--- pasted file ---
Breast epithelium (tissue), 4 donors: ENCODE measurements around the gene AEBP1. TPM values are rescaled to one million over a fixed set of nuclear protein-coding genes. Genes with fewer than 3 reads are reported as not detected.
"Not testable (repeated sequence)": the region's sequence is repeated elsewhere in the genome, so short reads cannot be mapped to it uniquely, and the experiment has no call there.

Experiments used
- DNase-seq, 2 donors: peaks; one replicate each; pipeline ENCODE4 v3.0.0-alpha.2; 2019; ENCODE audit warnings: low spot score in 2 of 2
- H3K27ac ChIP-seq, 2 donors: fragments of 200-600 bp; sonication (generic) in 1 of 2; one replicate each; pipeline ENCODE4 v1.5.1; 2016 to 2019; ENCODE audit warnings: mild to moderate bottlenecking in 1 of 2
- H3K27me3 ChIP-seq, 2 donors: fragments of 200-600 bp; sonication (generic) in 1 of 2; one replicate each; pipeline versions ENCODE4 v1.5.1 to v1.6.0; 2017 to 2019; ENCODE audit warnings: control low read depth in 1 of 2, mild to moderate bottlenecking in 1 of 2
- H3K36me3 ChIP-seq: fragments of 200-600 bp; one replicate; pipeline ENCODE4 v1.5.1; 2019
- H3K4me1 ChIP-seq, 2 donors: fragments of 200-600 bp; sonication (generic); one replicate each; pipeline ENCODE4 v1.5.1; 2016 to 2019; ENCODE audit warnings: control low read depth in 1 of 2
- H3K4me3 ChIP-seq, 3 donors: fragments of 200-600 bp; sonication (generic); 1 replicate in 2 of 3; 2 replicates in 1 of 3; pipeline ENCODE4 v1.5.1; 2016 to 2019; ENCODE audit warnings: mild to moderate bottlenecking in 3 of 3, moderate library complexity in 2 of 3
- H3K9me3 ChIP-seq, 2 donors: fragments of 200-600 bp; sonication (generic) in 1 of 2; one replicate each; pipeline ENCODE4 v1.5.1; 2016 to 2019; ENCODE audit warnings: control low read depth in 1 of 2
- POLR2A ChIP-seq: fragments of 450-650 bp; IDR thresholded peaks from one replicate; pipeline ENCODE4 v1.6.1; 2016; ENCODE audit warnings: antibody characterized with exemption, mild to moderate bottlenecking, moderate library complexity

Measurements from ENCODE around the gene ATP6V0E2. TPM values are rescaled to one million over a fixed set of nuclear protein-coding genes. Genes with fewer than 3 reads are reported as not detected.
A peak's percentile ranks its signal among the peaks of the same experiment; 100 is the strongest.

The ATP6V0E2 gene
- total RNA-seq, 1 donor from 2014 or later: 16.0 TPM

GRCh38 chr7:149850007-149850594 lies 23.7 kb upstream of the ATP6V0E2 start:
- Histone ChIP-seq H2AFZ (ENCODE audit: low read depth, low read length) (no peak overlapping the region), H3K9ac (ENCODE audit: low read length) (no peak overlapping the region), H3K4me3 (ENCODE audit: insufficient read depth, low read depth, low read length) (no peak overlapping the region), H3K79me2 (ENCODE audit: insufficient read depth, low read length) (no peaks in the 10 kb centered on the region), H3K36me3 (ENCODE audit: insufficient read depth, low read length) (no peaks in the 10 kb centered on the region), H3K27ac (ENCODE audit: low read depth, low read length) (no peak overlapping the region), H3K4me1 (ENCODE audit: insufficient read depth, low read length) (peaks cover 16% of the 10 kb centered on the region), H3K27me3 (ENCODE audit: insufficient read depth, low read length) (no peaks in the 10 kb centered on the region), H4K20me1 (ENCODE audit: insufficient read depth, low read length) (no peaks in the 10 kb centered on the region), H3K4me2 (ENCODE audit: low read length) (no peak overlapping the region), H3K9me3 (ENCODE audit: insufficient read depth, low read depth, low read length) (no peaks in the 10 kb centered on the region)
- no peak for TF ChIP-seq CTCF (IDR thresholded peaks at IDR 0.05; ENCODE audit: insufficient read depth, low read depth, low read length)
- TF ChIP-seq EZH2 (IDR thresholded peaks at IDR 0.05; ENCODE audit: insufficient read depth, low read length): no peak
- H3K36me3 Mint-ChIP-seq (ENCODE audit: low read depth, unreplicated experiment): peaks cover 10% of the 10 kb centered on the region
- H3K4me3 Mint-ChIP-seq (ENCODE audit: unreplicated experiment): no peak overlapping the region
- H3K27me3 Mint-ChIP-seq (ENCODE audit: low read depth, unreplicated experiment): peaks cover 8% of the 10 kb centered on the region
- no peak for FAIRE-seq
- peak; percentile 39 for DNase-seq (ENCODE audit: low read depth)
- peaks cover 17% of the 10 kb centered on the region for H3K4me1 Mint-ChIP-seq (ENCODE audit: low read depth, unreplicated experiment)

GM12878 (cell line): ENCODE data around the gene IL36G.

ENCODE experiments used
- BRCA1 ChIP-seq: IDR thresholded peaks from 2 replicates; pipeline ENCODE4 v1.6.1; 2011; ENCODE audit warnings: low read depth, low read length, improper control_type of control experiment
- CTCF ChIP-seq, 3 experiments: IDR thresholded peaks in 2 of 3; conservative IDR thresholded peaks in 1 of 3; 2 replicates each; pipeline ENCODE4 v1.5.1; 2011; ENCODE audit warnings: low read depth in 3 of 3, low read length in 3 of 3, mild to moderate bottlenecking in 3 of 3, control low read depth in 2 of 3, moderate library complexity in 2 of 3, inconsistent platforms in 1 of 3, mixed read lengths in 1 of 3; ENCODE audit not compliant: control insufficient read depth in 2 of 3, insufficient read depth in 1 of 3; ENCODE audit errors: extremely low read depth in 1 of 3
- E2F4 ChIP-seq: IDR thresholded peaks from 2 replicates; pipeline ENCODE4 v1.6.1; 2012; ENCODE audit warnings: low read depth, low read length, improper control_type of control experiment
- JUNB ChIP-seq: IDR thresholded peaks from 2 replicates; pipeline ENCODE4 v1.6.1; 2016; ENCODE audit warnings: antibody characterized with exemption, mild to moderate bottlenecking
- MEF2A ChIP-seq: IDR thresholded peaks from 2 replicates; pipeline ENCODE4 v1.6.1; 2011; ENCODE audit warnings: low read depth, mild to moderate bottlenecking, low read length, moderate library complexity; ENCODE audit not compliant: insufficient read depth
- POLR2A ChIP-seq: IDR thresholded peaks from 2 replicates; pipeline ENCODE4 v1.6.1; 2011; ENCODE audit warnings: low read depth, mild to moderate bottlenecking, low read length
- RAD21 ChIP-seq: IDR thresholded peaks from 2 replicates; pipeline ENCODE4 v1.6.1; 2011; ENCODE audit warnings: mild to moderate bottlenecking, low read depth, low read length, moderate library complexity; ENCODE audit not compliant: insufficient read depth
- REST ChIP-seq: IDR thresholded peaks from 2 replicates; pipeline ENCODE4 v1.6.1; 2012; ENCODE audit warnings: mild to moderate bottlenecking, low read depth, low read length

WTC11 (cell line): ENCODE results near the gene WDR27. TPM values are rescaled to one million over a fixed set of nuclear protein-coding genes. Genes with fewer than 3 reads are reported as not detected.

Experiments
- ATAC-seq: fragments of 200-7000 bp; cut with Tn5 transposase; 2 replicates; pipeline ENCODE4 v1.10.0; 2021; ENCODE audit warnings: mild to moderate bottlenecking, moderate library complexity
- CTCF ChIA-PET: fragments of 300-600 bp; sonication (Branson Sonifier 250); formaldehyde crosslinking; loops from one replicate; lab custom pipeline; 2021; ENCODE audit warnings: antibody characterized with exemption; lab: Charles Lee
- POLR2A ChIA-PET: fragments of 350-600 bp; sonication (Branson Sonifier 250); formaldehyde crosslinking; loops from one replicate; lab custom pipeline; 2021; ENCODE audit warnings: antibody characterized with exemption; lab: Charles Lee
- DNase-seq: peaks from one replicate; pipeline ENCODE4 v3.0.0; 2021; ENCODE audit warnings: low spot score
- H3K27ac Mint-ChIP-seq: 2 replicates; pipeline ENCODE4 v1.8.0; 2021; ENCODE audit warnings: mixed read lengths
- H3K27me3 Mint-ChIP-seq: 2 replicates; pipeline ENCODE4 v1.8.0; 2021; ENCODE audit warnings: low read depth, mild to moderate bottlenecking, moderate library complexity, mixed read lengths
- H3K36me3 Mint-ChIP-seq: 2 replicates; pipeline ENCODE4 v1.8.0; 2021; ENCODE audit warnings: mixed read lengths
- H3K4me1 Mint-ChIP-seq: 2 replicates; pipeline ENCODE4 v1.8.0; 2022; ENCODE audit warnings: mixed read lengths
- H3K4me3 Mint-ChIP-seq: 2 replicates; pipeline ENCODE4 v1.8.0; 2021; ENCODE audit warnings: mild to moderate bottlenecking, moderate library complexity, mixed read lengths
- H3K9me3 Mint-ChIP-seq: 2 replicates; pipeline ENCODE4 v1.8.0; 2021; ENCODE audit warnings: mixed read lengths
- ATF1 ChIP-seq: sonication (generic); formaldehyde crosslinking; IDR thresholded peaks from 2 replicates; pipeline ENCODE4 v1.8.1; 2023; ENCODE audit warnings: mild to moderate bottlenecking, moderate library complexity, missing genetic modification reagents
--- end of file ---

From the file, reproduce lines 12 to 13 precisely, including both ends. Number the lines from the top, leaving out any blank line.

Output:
Measurements from ENCODE around the gene ATP6V0E2. TPM values are rescaled to one million over a fixed set of nuclear protein-coding genes. Genes with fewer than 3 reads are reported as not detected.
A peak's percentile ranks its signal among the peaks of the same experiment; 100 is the strongest.